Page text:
I have lived in survival mode for most of the last decade, since the recession came and swept away my pride and savings, and the death toll began to rise in my life. But, a few months ago, I decided to change everything about the way I think and live in the world.
Following the powerful success principles of Brendon Burchard and his book High Performance Habits (among other things), I have finally emerged from the cocoon PTSD sent me to hide in. It’s taken massive action and force on my part, to thrust the wheel of my life in a completely opposite direction, against the pull of the Universe, in spite of old habits. But, taking huge leaps occasionally, and small steps daily, I feel the effort has paid off 1000%.
How do I know I’m succeeding in my mission to move from survive to thrive? Because this week, I made dinner three times, took my kids swimming, folded six loads of laundry, took the kids for hikes almost every day after school, woke up at 5:30 a.m. every morning to write, gained 250 more followers on Twitter, took my kids to the dentist, the doctor and the dentist again, attended a school meeting, and started HIIT training. It sounds so simple, doesn’t it? Like the life of a typical Mom? For me, it’s a life I’ve coveted for years now, as I’ve looked on at other Moms going about their normal (mostly) tragedy-free lives. I’ve wished for energy or desire to bake cupcakes for a school bake sale or birthday party, or to just take them to a playground. I’ve stared at my four beautiful kids and wondered, “When will I get to be their Mom again?”
It’s amazing how we humans adapt so quickly, and never even realize that our normal is someone else’s crazy. I didn’t even realize my life was unusual, until I found normal again this week. Before this week, I didn’t cook, the babysitters did. I didn’t do laundry, the babysitters and Kory did. I didn’t take my kids anywhere but home after school…to the sitters.
I’ve had full-time babysitters here every weekend and every summer since my 3-year-old was 6 weeks old because of I had severe postpartum depression, then seizures. This weekend, both of my usual sitters were unavailable. It was my one of the first times I’ve been alone with my own kids for an entire weekend in longer than I can remember. The old me would have dreaded it, but, now I try really hard to piggyback my thoughts from what I don’t want to what I do want. I set intentions going into every situation. With my kids, I want to be “present, loving, and joyful;” I want to engage with them genuinely, and give them my full attention. Somehow, just starting to set that intention a couple weeks ago – just the awareness – has completely shifted my relationship with my kids from burden to buddies! (Sorry, I couldn’t resist the play on words, I can’t help myself!).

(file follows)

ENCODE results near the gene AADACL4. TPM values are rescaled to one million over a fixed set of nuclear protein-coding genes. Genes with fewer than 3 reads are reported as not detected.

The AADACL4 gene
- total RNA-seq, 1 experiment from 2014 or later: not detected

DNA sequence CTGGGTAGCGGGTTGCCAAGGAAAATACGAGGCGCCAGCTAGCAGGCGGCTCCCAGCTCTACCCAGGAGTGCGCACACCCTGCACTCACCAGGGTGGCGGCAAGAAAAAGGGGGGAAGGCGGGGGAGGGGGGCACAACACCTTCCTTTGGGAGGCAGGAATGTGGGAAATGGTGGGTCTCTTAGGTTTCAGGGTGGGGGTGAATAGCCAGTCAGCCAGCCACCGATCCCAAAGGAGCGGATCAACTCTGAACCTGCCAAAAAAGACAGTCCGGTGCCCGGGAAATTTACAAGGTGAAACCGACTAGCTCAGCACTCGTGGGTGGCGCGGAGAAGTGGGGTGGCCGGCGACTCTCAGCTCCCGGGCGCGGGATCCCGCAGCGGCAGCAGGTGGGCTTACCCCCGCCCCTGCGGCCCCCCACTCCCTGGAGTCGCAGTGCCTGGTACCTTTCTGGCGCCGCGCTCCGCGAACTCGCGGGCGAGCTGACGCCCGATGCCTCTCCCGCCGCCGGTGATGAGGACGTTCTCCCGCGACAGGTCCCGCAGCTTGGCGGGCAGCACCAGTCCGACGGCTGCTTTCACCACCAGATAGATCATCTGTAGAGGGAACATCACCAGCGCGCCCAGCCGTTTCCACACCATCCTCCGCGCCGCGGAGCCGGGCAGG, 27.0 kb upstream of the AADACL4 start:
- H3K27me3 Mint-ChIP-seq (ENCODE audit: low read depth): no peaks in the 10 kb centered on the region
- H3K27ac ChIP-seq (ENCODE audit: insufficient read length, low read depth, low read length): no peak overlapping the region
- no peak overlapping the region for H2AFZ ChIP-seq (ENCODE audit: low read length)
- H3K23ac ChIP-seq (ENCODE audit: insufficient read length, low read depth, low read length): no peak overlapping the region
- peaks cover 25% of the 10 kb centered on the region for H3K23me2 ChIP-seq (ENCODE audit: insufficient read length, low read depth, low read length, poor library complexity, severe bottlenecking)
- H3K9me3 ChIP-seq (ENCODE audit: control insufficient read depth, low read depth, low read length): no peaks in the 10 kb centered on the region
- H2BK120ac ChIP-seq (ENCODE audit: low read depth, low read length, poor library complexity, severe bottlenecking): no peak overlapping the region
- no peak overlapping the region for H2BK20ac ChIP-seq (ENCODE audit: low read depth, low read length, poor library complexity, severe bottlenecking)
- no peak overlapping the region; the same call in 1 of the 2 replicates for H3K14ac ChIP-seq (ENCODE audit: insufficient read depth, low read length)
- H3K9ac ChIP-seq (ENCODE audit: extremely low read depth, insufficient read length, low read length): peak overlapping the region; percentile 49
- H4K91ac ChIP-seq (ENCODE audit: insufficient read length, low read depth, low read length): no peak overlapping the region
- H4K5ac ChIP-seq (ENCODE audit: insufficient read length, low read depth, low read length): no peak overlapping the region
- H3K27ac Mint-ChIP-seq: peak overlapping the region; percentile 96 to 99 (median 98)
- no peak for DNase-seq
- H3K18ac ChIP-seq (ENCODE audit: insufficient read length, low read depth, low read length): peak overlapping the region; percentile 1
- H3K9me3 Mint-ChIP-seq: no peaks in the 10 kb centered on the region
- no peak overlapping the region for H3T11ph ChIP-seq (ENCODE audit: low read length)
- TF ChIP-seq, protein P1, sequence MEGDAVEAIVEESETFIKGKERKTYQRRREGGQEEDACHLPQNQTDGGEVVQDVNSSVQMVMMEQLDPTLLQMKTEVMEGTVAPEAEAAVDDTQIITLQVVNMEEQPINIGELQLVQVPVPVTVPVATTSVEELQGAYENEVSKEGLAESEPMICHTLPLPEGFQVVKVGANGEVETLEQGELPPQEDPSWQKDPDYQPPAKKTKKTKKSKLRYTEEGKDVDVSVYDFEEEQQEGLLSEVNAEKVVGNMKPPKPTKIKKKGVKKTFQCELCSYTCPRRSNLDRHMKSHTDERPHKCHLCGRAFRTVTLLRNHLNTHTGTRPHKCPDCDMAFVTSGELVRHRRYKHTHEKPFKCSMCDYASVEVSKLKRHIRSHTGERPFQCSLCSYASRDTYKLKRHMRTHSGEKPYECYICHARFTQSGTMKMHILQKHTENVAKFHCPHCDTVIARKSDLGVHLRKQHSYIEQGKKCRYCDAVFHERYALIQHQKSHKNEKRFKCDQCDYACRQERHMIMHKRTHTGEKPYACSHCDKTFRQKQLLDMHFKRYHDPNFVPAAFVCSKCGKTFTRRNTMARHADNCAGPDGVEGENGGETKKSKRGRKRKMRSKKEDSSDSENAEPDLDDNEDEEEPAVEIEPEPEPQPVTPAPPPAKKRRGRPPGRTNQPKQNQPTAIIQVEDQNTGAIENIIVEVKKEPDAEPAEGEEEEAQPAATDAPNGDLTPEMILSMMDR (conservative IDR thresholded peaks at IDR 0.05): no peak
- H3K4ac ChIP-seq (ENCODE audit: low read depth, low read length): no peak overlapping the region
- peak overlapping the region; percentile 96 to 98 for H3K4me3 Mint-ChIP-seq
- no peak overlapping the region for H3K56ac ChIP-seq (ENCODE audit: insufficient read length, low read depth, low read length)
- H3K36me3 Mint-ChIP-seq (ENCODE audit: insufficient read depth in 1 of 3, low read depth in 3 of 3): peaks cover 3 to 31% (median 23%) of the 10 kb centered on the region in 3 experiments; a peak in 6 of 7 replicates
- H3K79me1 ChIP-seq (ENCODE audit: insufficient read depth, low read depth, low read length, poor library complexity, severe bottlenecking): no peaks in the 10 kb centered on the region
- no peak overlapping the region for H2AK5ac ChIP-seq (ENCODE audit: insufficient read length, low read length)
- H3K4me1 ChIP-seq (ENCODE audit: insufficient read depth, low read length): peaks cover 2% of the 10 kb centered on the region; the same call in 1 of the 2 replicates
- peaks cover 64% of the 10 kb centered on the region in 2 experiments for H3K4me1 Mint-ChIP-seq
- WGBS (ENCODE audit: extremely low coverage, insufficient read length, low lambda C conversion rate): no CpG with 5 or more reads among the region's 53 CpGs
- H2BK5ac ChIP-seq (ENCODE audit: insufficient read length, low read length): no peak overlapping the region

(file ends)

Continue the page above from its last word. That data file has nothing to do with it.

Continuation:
I was standing in the family bathroom at the Rec Center half naked, trying to dress three of my four dripping wet, shivering children, when it hit me…”I’m doing NORMAL. This is it!” I’d gotten up that morning and I’d been ENGAGED with my kids since 5 a.m. I hadn’t dreaded my time with them because I felt afraid I couldn’t keep up, or I worried I’d need to lay down and take a nap or five. Thanks to my exercise program, a powerfully motivating morning routine, and passionate writing time each day, I have been generating more ENERGY than ever, and it is making ALL of this possible.
For three years now, I feel like I’ve been watching my life, and my kids lives pass me by, as if I were sitting on the center of a merry-go-round, always spinning, but never going anywhere. I wanted to jump back in somehow, but chronic fatigue and seizures kept me from being able to engage.
But, the greatest part for me, is finally being able to get off the merry-go-round, hit the ground and start pushing it, with my kids on board, watching them squeal as they spin.
I finally feel like I get to be the Mom I want to be again, and just that, right there, makes me want to cry. I am so incredibly grateful.